In its ongoing effort to halt the decline in U.S. unionization, the National Labor Relations Board has now made it much easier for labor unions to unionize small groups of employees. Under the traditional “community-of-interest,” the Board has allowed unions to unionize “an” appropriate group or “unit” of employees, which need not be the most appropriate unit. However, where other employees also share a community of interest with those in the unit proposed by the union, the Board has traditionally determined whether the interests of the excluded employees are sufficiently distinct to warrant excluding them from the bargaining unit. Now, in Speciality Healthcare and Rehabilitation Center of Mobile and United Steelworkers, District 9, Case 15-RC-8773 (2011), the Board has reversed that approach and ruled that a union may unionize any group of employees with common interests, and exclude others with similar common interests, unless the employer or the excluded employees prove that those excluded share an “overwhelming community of interest” with the employees in the unit proposed by the union. As dissenting Member Brian E. Hayes noted, this decision will “make it virtually impossible for a party opposing [the unit proposed by the union] to prove that any excluded employees should be included.”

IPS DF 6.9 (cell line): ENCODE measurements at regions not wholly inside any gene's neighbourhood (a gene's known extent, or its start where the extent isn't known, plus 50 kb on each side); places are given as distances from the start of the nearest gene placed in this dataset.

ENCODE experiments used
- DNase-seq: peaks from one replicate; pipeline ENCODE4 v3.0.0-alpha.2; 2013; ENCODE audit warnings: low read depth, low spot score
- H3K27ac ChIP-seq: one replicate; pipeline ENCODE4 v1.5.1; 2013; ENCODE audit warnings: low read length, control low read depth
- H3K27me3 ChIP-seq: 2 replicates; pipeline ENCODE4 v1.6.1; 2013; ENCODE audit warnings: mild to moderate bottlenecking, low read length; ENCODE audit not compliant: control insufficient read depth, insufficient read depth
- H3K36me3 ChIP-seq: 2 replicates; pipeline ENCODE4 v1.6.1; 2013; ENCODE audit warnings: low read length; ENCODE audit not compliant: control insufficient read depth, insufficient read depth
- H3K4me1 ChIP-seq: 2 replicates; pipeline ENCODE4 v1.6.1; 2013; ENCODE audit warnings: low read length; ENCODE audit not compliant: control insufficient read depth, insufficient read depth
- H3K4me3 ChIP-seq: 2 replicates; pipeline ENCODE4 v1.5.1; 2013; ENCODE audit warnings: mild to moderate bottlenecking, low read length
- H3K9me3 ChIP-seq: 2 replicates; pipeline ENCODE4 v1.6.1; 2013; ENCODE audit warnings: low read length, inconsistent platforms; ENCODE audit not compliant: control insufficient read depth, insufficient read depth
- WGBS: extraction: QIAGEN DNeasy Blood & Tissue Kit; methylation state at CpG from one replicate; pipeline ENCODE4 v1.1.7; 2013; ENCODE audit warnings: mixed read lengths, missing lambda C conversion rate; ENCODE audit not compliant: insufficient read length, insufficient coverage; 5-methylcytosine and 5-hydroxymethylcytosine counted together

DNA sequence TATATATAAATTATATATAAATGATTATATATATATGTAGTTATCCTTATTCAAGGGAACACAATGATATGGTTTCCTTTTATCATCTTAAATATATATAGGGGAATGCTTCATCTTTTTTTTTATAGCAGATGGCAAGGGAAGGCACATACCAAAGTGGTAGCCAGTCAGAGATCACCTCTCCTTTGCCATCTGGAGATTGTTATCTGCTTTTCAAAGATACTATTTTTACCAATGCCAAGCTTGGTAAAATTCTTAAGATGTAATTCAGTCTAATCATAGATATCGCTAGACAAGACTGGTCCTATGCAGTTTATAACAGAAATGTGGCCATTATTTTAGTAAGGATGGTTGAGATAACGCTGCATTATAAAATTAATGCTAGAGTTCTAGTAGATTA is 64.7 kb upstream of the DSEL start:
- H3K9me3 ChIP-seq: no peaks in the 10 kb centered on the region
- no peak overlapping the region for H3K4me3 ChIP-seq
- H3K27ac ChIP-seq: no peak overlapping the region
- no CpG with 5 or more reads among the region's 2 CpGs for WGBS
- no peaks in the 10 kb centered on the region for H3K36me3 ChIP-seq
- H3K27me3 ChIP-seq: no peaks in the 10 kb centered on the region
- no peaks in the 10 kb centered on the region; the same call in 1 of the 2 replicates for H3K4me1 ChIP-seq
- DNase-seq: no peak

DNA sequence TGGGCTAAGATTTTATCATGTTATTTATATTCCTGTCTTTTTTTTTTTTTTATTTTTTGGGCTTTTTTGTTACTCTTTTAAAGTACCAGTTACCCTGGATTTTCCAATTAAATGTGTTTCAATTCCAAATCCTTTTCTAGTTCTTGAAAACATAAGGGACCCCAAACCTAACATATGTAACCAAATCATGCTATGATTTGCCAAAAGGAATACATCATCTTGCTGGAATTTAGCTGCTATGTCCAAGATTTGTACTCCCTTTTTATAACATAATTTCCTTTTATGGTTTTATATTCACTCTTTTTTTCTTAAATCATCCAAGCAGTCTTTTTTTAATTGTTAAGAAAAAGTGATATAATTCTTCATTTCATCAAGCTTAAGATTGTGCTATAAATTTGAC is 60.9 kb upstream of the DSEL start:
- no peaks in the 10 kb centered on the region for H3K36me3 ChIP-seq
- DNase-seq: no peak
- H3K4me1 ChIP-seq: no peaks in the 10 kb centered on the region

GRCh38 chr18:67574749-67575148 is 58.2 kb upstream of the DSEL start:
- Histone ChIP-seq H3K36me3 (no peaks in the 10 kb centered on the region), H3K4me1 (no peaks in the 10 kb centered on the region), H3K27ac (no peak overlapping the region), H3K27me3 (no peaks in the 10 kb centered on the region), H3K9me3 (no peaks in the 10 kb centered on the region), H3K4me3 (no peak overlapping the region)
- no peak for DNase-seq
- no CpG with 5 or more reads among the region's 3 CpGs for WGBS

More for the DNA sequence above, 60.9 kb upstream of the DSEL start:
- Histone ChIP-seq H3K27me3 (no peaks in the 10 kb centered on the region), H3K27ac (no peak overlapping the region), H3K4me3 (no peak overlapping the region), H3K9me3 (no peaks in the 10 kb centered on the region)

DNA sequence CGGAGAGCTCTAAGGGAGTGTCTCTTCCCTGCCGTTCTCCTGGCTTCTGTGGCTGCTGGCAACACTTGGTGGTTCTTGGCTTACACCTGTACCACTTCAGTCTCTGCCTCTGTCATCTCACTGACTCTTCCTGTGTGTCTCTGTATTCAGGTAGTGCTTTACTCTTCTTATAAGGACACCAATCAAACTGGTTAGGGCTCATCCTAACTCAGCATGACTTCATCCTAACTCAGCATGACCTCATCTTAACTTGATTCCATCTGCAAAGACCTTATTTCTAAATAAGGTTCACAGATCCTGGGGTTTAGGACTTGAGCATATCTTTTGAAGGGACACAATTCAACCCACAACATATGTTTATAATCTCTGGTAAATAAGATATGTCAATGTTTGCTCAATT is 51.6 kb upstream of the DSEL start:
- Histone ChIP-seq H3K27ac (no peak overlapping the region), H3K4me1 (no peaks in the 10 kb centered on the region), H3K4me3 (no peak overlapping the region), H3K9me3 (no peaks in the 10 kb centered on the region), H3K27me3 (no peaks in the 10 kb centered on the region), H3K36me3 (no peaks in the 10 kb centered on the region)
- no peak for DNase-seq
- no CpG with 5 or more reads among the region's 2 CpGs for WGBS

Member Hayes also described the majority’s actions as “beyond the pale of reasoned adjudication” and part of the majority’s “overall plan” and “campaign to support union organization where recent independent efforts of unions to persuade employees to join or remain with them in large numbers have failed.”